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Brazilian Jiu- Jitsu offers a wide variety of effectual techniques to take opponents to the ground. Once the opponent is on the ground, a number of BJJ maneuvers (and counter-maneuvers) can be utilized to manipulate the opponent into a favorable position before a submission technique is applied. Obtaining a dominant position on the ground is achieved with the use of the guard to defend oneself in bottom positions, and passing the guard to dominate from the top position with side control, mount, and back mount positions. To defeat the opponent from these dominant positions, submission holds are applied, including joint-locks (isolating a particular joint and leveraging it in an attempt to force the joint to move past its normal range of motion) and chokeholds (using leverage to compress the airway or interfere with the flow of blood in the neck).

Brazilian Jiu-Jitsu is practiced not only by MMA competitors but by people of all walks of life. This is because it allows a smaller, weaker person to successfully defend against a bigger, stronger assailant using leverage and proper technique. Most of the advantages that come from superior reach and more powerful strikes when standing are negated when grappling on the ground. Brazilian Jiu Jitsu is thus recommended for women who want to learn how to defend themselves, as they are most likely to be taken to the ground if assaulted.

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  • Do I need a uniform to learn Brazilian Jiu-Jitsu?

For the first few classes, students only need to wear comfortable clothes such as a T-shirt and sweat pants. Eventually students will need to purchase a Brazilian Jiu-Jitsu Uniform, also known as a Gi. BETA Academy offers uniforms for sale at the academy store.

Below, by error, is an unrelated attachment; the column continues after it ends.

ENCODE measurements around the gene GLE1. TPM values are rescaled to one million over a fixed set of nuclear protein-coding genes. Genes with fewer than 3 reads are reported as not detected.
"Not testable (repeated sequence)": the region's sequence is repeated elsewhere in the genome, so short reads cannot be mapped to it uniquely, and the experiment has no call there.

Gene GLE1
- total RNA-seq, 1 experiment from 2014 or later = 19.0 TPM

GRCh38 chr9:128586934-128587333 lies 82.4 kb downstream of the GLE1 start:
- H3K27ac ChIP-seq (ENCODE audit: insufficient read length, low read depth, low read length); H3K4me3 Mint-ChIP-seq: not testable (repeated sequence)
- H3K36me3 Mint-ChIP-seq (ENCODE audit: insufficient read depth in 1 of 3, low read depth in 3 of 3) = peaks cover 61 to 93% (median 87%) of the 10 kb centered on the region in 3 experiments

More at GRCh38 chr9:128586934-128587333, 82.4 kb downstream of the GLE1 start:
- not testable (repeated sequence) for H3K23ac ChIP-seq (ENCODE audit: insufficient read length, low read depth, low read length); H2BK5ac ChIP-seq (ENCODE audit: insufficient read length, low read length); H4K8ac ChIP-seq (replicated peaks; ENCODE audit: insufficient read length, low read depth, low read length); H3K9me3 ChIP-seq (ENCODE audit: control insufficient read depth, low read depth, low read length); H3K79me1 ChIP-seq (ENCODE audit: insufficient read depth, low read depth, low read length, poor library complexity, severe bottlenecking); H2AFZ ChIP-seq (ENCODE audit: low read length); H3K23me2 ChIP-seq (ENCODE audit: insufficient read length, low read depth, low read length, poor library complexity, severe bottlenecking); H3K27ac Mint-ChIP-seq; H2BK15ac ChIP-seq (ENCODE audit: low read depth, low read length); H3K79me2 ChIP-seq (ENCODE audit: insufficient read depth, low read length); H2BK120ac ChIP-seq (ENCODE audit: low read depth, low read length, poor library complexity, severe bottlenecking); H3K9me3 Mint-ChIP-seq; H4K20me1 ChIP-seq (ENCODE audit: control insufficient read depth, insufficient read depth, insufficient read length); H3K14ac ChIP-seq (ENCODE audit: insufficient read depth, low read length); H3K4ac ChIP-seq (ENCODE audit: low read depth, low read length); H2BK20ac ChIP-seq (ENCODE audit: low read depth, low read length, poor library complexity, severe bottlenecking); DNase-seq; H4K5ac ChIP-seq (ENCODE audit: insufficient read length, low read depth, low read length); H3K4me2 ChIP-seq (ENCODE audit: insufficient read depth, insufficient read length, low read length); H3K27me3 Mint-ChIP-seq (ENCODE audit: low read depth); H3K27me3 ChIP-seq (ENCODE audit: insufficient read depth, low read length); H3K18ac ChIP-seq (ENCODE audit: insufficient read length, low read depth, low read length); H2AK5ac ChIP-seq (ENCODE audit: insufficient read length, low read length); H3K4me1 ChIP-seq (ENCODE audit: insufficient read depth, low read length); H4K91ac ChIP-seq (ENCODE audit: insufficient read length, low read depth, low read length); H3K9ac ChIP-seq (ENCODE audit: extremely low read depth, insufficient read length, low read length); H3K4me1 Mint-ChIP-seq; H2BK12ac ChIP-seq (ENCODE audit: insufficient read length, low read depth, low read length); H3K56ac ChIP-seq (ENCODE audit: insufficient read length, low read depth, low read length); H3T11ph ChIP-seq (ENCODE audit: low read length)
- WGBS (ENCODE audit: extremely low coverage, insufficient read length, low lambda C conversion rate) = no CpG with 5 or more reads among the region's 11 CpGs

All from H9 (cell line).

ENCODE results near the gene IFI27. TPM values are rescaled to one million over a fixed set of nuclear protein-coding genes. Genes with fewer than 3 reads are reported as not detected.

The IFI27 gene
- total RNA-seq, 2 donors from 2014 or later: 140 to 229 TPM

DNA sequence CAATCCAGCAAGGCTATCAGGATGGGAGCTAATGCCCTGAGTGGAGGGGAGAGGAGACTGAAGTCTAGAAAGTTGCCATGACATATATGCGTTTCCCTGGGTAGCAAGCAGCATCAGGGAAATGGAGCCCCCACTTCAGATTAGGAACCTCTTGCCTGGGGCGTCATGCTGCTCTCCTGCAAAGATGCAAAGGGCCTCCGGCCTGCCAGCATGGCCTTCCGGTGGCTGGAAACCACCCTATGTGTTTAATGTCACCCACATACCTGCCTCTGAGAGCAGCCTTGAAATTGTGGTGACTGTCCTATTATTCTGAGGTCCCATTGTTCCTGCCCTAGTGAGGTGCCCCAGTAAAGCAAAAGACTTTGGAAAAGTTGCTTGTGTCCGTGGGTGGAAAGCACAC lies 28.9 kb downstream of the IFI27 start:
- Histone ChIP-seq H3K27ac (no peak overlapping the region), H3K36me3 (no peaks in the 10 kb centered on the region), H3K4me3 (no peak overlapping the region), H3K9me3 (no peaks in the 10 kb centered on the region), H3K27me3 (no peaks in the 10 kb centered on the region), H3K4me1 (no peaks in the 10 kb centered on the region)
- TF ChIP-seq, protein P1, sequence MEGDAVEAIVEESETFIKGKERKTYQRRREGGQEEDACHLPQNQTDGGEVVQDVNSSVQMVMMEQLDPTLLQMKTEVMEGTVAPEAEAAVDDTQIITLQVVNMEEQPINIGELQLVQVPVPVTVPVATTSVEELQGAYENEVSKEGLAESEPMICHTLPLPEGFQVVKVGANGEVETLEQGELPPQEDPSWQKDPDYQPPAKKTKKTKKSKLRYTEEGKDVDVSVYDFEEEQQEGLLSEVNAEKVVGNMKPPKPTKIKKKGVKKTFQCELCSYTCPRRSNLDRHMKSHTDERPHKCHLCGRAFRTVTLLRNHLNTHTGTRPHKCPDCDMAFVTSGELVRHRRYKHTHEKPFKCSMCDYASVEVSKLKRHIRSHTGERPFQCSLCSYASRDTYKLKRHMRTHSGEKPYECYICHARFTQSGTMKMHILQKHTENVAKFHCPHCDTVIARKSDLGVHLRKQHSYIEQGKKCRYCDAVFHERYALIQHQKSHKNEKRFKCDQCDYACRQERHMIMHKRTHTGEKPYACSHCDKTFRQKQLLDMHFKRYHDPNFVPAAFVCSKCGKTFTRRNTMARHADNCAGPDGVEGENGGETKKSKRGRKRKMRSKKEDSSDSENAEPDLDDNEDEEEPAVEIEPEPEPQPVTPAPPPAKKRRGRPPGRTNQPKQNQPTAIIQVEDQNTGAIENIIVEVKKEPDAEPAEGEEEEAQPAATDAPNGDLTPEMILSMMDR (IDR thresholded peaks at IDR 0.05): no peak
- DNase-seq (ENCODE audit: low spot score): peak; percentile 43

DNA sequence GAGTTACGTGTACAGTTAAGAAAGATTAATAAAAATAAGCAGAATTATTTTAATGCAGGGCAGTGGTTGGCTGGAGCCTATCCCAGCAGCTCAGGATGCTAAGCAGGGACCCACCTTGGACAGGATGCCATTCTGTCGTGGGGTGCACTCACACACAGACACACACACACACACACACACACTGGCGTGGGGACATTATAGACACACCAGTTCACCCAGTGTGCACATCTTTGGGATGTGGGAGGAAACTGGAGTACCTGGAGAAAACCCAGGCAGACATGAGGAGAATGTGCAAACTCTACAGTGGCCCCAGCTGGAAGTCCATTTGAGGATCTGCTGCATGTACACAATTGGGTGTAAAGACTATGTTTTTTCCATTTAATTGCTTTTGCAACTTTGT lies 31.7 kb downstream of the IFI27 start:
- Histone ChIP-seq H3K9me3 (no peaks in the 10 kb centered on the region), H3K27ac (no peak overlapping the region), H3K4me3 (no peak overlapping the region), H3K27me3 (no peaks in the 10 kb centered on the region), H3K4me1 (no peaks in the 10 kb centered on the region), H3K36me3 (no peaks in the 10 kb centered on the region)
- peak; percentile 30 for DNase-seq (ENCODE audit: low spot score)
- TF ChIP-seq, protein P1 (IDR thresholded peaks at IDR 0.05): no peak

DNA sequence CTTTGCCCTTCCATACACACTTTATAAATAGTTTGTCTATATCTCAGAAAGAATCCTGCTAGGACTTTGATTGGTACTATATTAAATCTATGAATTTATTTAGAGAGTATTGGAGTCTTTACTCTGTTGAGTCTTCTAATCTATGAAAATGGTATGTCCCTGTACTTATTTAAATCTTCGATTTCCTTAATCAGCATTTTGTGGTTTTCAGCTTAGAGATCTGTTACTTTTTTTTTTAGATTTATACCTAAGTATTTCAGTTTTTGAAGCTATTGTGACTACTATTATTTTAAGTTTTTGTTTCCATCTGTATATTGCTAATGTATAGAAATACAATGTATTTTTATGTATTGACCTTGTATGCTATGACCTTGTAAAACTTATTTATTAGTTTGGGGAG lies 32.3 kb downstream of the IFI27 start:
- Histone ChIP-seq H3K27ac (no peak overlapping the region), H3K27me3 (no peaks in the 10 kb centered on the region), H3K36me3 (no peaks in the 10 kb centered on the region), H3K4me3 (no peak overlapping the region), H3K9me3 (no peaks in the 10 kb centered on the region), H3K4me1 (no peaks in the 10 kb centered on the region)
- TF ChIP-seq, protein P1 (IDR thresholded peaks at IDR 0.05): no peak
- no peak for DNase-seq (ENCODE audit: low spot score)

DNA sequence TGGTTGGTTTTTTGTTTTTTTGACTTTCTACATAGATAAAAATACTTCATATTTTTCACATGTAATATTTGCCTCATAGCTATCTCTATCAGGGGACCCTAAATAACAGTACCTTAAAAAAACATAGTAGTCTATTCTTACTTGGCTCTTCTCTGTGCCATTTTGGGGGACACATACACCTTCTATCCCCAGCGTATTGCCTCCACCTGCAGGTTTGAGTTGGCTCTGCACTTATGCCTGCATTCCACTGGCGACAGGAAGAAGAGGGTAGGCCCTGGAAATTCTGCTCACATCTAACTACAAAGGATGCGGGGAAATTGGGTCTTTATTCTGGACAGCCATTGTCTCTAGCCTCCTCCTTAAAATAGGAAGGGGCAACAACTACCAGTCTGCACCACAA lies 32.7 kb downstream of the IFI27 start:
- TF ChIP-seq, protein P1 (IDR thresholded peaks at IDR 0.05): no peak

• Do you teach no-gi grappling?

We do teach no-gi grappling, also known as submission grappling, and encourage our students to take an interest in learning techniques both with and without the Gi. Once our students learn the basics using the Brazilian Jiu-Jitsu Gi, we transition to techniques that do not require the use of a uniform.

  • Are there belt ranks in Brazilian Jiu-Jitsu?

Traditionally, there are five belt ranks in Brazilian Jiu-Jitsu: White, Blue, Purple, Brown, and Black. BETA Academy uses this traditional ranking system.

  • How long does it take to earn a black belt in Brazilian Jiu-Jitsu?

Earning a Black Belt in Brazilian Jiu-Jitsu is not easy and the length of time depends entirely on the student. Successfully winning competitions can, in some instances, reduce the time it takes to earn a black belt. Although achieving the rank of black belt is a great accomplishment, students should focus more on learning art and less on the color of the belt.
Women Learn Brazilian Jiu- Jitsu at BETA Academy in Washington DC

  • What is the difference between Gracie Jiu-Jitsu and Brazilian Jiu-Jitsu?

There is no difference; Brazilian Jiu-Jitsu is Gracie Jiu-Jitsu. The Gracie family is the Brazilian family who created the Martial Art of Gracie Jiu-Jitsu. The fighting system that this family originally developed in Brazil is now taught around the world. The name Gracie Jiu-Jitsu credits the art’s Japanese roots while recognizing the family responsible for revolutionizing the art.

  • What if I have practiced Brazilian Jiu-Jitsu before?

Brazilian Jiu-Jitsu practitioners and students of all levels and martial arts backgrounds are welcome to join our academy. If you have prior grappling experience, an instructor will assess your level and place you in the appropriate class.

  • How often should I practice Brazilian Jiu-Jitsu?

Brazilian Jiu-Jitsu is a complex art and students are encouraged to train a minimum of two hours per week. Free sparring is key to effectively applying the techniques learned in class so it is recommended that our students spar as much as possible.